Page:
At times, do you experience the following description: “Partners criticize to evoke responses from each other but end up pushing each other away, or they shut down and withdraw to avoid rejection, and end up shutting each other out and elicit fears of abandonment.” (Susan M. Johnson, Attachment Theory In Practice, p.396)
All couples experience times of disconnection that can be perplexing and even despairing because the ways each one reacts to the other seem unavoidable, leaving both feeling helpless and hopeless. But what seems inevitable and discouraging is actually predictable and manageable if the pattern or cycle is understood and new patterns of connection are experienced.
The work of Dr. Sue Johnson, who originated emotionally focused couple’s therapy (EFT), has given couples insight, choice, skills and hope to break out of established patterns to make close emotional connections with one another. Based on the observations of behavioral scientists researching attachment behavior from infancy through adulthood, emotionally focused therapy provides an understanding of how we experience close connections with those we love.
Attachment theory which underlies EFT recognizes the need for a felt sense of connection for couples to experience closeness, understanding, and love. EFT then helps couples to see negative patterns and responses as “desperate attempts to connect with a partner or to stave off the threat of imminent rejection and abandonment.
The problem is essentially a pervading sense of emotional disconnection and ineffective attempts to remedy this.” (Johnson, p.395).
Three Ways to Experience Emotional Closeness
This article will describe three ways we experience emotional closeness with loved ones, which EFT fosters, and how Christian counseling supports these connections.
Research confirms that infants make secure attachments with primary care-givers who are accessible to them. (https://www.simplypsychology.org/attachment.html). An infant, when distressed, learns whether a parent or caregiver is reachable by reading the facial cues, eye contact, attunement, bodily and verbal responsiveness of a caretaker.
Spouses experience emotional closeness and feel loved when their partner is reachable, as bids for connection are acknowledged. Accessibility of a spouse answers the question, “Are you there for me?” Accessibility says, “I’m here. You can reach me.” Being accessible can mean a prompt response to a question, showing I’m attuned by giving my full attention, or simply by acknowledging the other’s bid.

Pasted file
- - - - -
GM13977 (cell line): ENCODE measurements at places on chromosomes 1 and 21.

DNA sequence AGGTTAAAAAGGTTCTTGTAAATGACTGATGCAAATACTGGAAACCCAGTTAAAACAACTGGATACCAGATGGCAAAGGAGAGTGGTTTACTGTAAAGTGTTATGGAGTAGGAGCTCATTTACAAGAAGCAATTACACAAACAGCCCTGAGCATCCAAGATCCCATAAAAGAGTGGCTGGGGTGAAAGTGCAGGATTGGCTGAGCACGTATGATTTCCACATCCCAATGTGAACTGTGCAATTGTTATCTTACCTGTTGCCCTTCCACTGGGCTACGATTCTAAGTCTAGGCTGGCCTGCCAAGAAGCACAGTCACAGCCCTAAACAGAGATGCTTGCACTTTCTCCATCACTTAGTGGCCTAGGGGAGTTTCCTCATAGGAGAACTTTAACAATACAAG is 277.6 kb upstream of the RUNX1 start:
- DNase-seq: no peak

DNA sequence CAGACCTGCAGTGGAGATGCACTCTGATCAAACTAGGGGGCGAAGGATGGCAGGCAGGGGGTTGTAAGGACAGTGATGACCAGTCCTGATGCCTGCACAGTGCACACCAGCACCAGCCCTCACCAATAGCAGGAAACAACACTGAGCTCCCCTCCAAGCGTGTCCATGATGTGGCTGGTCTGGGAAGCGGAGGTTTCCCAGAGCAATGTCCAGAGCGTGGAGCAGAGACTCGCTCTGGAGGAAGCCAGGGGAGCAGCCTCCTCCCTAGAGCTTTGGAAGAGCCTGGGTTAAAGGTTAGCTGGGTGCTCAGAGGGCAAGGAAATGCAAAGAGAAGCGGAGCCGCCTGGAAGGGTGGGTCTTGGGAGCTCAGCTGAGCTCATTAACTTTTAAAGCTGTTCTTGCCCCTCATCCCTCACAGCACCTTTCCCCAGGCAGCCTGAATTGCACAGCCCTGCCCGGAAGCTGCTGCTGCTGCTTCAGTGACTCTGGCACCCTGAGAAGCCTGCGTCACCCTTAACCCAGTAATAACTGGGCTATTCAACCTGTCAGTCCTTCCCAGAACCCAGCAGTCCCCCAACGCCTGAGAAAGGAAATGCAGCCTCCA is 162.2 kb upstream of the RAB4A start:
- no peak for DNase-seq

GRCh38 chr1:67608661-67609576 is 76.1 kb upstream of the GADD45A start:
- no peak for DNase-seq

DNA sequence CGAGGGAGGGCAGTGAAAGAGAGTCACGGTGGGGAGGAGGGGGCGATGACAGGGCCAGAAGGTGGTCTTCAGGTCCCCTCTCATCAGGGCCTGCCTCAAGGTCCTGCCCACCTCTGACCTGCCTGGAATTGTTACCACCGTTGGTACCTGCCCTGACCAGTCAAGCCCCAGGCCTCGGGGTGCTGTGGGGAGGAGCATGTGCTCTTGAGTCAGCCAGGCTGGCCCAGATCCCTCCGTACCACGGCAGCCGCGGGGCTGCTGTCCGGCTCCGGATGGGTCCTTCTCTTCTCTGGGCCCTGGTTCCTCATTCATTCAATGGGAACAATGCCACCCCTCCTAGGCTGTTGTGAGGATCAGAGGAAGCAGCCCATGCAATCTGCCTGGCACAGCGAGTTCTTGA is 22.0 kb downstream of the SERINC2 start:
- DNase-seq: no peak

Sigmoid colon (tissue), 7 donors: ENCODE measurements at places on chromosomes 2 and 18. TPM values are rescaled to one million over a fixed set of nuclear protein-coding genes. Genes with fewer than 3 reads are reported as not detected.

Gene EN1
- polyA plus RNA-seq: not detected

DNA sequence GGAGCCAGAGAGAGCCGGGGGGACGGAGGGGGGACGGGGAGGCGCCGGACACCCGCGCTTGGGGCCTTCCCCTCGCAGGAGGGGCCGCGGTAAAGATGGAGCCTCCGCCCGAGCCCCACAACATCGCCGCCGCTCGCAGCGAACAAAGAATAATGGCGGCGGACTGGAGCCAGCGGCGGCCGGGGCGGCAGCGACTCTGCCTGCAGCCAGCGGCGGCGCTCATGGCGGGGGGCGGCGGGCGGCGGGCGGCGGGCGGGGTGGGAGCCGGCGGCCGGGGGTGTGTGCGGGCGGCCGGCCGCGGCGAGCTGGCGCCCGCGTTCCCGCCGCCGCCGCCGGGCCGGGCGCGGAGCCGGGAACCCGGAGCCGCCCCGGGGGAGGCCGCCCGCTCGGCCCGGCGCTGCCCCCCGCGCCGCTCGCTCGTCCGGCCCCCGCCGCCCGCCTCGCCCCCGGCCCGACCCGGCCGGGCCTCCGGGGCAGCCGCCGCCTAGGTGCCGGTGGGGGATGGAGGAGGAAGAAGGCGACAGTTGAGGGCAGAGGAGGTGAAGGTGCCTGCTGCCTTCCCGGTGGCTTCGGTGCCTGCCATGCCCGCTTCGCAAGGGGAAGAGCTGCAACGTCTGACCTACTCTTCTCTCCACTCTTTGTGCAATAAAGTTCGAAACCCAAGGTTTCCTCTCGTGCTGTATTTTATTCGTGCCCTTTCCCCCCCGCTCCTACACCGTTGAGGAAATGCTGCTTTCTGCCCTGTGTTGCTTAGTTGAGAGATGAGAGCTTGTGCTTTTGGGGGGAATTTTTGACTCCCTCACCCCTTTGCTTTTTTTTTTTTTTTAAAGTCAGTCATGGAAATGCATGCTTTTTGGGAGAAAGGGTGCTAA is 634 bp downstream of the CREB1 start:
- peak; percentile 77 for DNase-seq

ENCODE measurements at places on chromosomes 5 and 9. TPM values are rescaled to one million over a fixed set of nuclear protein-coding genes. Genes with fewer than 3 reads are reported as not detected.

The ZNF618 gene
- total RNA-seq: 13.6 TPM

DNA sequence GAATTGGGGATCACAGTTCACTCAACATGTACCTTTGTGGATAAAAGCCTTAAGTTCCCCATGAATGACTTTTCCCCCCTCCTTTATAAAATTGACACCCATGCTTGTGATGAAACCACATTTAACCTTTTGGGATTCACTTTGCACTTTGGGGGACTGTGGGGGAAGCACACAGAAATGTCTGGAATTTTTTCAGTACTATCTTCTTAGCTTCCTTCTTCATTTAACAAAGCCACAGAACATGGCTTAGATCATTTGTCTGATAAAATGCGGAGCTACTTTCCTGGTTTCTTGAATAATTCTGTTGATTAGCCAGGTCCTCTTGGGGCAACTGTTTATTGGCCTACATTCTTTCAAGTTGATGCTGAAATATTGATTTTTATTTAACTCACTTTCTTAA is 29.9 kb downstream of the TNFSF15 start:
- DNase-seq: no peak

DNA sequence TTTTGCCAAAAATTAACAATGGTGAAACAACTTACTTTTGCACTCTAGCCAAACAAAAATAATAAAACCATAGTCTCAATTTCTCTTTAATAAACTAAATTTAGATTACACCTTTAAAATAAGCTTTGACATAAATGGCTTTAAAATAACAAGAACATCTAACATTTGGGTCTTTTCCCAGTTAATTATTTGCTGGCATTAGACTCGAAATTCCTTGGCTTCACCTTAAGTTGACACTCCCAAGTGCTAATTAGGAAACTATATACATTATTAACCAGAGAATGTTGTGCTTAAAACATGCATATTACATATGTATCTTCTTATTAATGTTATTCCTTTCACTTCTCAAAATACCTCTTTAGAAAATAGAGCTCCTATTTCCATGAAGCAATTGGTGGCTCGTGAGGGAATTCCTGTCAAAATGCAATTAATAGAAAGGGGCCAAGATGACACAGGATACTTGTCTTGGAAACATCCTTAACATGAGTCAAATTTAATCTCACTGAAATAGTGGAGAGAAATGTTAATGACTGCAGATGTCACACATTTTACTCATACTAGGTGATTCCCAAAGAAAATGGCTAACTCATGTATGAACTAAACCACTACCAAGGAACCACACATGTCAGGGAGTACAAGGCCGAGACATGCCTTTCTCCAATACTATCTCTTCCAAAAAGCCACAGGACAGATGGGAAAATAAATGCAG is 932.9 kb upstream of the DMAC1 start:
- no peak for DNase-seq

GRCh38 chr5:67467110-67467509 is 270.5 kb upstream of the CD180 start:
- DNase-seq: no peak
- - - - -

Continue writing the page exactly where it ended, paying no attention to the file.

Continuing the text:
ResponsivenessIt is one thing to acknowledge another’s bid for attention or connection. It is another to respond in a welcoming way. The responsiveness of a spouse answers the question, “Do you care about my feelings and respond to my needs?” in the affirmative,
Responsiveness begins with acknowledging my spouse’s feelings and moves to addressing the particular needs paired with those emotions. For instance, if my spouse expresses sadness, my responsiveness addresses the underlying need of comfort or contact by providing a hug, verbalizing a reassurance, describing sorrow for him/her.
Engagement includes pursuit by inquiring, demonstrating interest by attending, tracking, reflecting and mirroring by paraphrasing the emotions and needs my spouse just expressed. Engagement affirmatively answers the question, “Am I important to you? Do you care to know me?” Staying engaged requires energy, focus, and awareness of one’s own inner and outer reactions to one’s spouse.
Christian Counseling to Cultivate Emotional Closeness
Christian counseling affirms that the desire and goal of accessibility, responsiveness, and engagement in marriage is a reflection of God’s desire to pursue humanity and to offer relationship to us, ultimately through Jesus. We were made for connection with God and with others. Love is giving oneself for the good of the other, demonstrated in Jesus’ self-giving for the world on the Cross.
To imitate him is to live a life of sacrifice for others (Ephesians 5:1-2). Part of the expression of love between spouses is being accessible, close by; being responsive to needs and being engaged, present and pursuing one another.
Counseling can help to model, teach and sharpen these choices, as well as identify why one may readily engage in the patterns of disconnection, like past trauma or reverting to one’s old nature. Christian counseling will support the value of emotional connection as part of our created design and the power of Christ and the support of His body to enact the choices necessary to sustain close emotional connections.
If you and your spouse are interested in making deeper and more secure connections in your marriage, please contact me, and I’d be happy to help you.
“Don’t Let Go”, Courtesy of Everton Vila, Unsplash.com, CC0 License; “Holding Hands”, Courtesy of Hannah Busing, Unsplash.com, CC0 License; “Spring Love”, Courtesy of Mickael Tournier, Unsplash.com, CC0 License; “Waiting”, Courtesy of Thomas Kinto, Unsplash.com, CC0 License
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